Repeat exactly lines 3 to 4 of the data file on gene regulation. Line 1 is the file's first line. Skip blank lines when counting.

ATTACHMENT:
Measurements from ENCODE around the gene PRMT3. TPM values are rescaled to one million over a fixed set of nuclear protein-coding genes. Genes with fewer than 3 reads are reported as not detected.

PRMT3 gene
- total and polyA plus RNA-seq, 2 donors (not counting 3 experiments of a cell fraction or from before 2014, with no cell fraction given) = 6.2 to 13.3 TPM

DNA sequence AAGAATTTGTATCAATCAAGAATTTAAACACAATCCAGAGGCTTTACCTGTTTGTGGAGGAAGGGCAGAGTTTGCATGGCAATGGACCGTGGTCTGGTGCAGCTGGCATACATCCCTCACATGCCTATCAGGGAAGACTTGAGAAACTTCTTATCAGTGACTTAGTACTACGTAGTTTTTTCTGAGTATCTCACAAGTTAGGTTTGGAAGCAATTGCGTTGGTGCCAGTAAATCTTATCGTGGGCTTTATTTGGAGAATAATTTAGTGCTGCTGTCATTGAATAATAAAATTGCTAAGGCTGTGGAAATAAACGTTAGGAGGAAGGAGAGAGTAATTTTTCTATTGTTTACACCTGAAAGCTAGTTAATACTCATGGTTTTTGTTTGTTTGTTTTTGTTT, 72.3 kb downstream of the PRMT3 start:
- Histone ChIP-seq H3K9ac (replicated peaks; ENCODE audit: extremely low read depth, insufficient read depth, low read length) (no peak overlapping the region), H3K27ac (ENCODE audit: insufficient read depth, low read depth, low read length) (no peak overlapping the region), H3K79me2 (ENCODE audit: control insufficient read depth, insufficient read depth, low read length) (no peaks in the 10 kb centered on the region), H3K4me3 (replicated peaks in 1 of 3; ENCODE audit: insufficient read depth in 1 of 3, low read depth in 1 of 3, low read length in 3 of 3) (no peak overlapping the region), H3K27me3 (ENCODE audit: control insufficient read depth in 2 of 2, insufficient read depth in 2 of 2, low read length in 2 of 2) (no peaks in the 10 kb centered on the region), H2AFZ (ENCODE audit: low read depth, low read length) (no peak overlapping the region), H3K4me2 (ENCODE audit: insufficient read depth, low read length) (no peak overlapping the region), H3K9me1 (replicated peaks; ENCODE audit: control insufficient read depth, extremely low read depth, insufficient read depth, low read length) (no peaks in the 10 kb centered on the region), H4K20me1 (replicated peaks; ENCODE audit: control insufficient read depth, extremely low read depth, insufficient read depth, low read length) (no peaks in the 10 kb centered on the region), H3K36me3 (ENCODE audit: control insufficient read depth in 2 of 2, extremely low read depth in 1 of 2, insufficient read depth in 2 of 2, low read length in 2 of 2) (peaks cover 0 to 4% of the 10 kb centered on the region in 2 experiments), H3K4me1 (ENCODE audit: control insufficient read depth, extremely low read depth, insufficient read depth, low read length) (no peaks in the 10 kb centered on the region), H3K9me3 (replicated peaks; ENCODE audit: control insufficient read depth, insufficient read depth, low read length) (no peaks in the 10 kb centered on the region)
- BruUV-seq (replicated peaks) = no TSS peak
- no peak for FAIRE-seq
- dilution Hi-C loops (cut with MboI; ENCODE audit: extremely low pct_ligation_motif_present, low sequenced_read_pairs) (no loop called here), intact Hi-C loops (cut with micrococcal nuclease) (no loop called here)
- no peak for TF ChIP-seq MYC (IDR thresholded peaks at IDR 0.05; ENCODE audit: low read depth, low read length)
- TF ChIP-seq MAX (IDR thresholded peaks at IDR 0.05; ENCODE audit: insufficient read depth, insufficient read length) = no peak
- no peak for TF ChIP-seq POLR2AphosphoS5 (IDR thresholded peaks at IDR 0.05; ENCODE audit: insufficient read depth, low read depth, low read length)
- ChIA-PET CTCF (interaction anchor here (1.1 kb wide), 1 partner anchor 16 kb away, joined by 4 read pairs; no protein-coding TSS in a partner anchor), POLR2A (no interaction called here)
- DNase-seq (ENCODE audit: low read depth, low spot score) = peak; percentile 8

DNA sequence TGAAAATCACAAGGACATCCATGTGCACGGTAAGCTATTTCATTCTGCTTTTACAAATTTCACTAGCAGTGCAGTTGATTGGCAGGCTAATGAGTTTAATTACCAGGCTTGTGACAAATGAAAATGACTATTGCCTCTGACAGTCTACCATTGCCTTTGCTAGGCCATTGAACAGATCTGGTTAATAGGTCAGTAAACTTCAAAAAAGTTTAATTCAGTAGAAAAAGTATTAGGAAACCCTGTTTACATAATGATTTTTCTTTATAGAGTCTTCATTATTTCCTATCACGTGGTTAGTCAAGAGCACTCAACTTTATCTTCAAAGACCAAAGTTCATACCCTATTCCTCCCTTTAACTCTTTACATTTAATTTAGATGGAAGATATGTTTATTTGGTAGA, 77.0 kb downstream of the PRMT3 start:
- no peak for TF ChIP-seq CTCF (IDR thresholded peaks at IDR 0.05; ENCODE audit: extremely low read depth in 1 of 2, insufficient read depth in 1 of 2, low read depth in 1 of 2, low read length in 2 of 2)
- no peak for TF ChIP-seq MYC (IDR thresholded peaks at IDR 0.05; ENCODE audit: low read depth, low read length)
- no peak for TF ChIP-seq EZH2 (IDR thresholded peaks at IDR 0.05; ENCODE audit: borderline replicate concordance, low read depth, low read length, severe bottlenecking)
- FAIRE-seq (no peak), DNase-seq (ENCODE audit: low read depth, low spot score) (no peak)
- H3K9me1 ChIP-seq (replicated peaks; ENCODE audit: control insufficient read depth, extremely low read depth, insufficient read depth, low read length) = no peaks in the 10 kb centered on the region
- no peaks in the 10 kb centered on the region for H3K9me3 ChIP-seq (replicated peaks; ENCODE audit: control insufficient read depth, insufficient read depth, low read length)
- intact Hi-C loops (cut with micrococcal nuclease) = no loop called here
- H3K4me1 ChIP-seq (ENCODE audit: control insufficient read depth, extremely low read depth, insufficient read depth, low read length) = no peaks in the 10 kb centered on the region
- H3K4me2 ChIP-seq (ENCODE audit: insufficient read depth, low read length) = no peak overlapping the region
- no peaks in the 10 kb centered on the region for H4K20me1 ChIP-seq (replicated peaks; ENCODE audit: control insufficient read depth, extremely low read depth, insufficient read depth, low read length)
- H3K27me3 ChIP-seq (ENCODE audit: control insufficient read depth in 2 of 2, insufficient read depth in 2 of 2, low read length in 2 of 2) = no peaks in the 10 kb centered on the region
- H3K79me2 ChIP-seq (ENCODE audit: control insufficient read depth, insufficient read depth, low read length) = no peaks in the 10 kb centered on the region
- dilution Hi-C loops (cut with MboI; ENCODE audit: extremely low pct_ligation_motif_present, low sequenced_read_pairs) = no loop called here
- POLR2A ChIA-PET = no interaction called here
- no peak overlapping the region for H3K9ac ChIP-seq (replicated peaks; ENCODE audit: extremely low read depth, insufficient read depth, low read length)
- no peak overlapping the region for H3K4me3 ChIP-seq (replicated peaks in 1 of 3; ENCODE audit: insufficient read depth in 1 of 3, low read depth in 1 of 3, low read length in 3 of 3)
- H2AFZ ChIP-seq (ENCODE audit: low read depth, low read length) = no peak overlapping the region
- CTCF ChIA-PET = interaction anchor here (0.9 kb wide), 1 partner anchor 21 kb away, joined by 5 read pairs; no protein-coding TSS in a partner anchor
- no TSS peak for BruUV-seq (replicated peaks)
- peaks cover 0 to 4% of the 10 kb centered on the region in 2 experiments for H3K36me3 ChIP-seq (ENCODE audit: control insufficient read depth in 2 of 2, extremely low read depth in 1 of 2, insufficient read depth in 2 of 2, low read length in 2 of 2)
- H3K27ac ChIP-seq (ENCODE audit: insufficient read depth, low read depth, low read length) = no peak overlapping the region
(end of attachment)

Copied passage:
- total and polyA plus RNA-seq, 2 donors (not counting 3 experiments of a cell fraction or from before 2014, with no cell fraction given) = 6.2 to 13.3 TPM

DNA sequence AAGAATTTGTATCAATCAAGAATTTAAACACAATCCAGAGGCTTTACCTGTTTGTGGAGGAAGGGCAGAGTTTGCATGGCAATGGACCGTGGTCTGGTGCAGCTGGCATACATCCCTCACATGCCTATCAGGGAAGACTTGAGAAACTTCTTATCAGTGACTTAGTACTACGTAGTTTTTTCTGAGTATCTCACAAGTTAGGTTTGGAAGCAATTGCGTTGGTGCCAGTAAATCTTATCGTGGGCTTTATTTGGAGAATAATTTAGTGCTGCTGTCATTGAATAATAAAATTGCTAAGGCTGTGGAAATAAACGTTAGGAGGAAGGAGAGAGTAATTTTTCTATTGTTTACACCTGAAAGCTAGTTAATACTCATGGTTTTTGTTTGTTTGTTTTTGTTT, 72.3 kb downstream of the PRMT3 start: